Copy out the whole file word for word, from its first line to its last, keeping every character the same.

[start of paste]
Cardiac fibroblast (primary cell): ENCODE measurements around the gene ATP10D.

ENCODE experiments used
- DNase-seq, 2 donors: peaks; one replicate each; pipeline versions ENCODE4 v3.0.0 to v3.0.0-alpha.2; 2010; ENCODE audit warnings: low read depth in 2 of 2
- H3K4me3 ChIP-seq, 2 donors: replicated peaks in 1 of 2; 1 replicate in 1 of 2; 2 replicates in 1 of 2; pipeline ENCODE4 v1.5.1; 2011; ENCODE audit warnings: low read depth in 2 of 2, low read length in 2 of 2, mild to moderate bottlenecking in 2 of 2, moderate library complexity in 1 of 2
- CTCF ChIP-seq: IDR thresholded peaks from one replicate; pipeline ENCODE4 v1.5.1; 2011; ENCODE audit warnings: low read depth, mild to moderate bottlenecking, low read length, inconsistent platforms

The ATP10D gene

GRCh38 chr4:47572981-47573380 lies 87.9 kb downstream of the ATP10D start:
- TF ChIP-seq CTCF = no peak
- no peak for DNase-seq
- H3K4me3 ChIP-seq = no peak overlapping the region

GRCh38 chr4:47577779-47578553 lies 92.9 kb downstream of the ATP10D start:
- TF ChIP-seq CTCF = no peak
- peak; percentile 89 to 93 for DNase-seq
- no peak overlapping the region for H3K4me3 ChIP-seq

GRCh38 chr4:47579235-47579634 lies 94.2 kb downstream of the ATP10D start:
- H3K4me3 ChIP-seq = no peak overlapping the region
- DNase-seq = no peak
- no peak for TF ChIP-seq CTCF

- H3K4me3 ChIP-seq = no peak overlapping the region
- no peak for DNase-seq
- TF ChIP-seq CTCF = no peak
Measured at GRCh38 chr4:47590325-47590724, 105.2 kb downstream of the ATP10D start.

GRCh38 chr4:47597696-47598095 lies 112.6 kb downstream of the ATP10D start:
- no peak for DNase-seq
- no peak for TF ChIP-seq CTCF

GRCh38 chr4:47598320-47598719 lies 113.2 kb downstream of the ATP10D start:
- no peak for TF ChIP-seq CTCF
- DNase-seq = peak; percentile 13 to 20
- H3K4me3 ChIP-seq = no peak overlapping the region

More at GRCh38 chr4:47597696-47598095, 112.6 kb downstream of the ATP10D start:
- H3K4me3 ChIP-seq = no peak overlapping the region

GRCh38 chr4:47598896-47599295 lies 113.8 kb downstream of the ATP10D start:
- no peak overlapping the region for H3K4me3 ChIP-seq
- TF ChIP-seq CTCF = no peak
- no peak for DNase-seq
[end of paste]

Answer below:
Cardiac fibroblast (primary cell): ENCODE measurements around the gene ATP10D.

ENCODE experiments used
- DNase-seq, 2 donors: peaks; one replicate each; pipeline versions ENCODE4 v3.0.0 to v3.0.0-alpha.2; 2010; ENCODE audit warnings: low read depth in 2 of 2
- H3K4me3 ChIP-seq, 2 donors: replicated peaks in 1 of 2; 1 replicate in 1 of 2; 2 replicates in 1 of 2; pipeline ENCODE4 v1.5.1; 2011; ENCODE audit warnings: low read depth in 2 of 2, low read length in 2 of 2, mild to moderate bottlenecking in 2 of 2, moderate library complexity in 1 of 2
- CTCF ChIP-seq: IDR thresholded peaks from one replicate; pipeline ENCODE4 v1.5.1; 2011; ENCODE audit warnings: low read depth, mild to moderate bottlenecking, low read length, inconsistent platforms

The ATP10D gene

GRCh38 chr4:47572981-47573380 lies 87.9 kb downstream of the ATP10D start:
- TF ChIP-seq CTCF = no peak
- no peak for DNase-seq
- H3K4me3 ChIP-seq = no peak overlapping the region

GRCh38 chr4:47577779-47578553 lies 92.9 kb downstream of the ATP10D start:
- TF ChIP-seq CTCF = no peak
- peak; percentile 89 to 93 for DNase-seq
- no peak overlapping the region for H3K4me3 ChIP-seq

GRCh38 chr4:47579235-47579634 lies 94.2 kb downstream of the ATP10D start:
- H3K4me3 ChIP-seq = no peak overlapping the region
- DNase-seq = no peak
- no peak for TF ChIP-seq CTCF

- H3K4me3 ChIP-seq = no peak overlapping the region
- no peak for DNase-seq
- TF ChIP-seq CTCF = no peak
Measured at GRCh38 chr4:47590325-47590724, 105.2 kb downstream of the ATP10D start.

GRCh38 chr4:47597696-47598095 lies 112.6 kb downstream of the ATP10D start:
- no peak for DNase-seq
- no peak for TF ChIP-seq CTCF

GRCh38 chr4:47598320-47598719 lies 113.2 kb downstream of the ATP10D start:
- no peak for TF ChIP-seq CTCF
- DNase-seq = peak; percentile 13 to 20
- H3K4me3 ChIP-seq = no peak overlapping the region

More at GRCh38 chr4:47597696-47598095, 112.6 kb downstream of the ATP10D start:
- H3K4me3 ChIP-seq = no peak overlapping the region

GRCh38 chr4:47598896-47599295 lies 113.8 kb downstream of the ATP10D start:
- no peak overlapping the region for H3K4me3 ChIP-seq
- TF ChIP-seq CTCF = no peak
- no peak for DNase-seq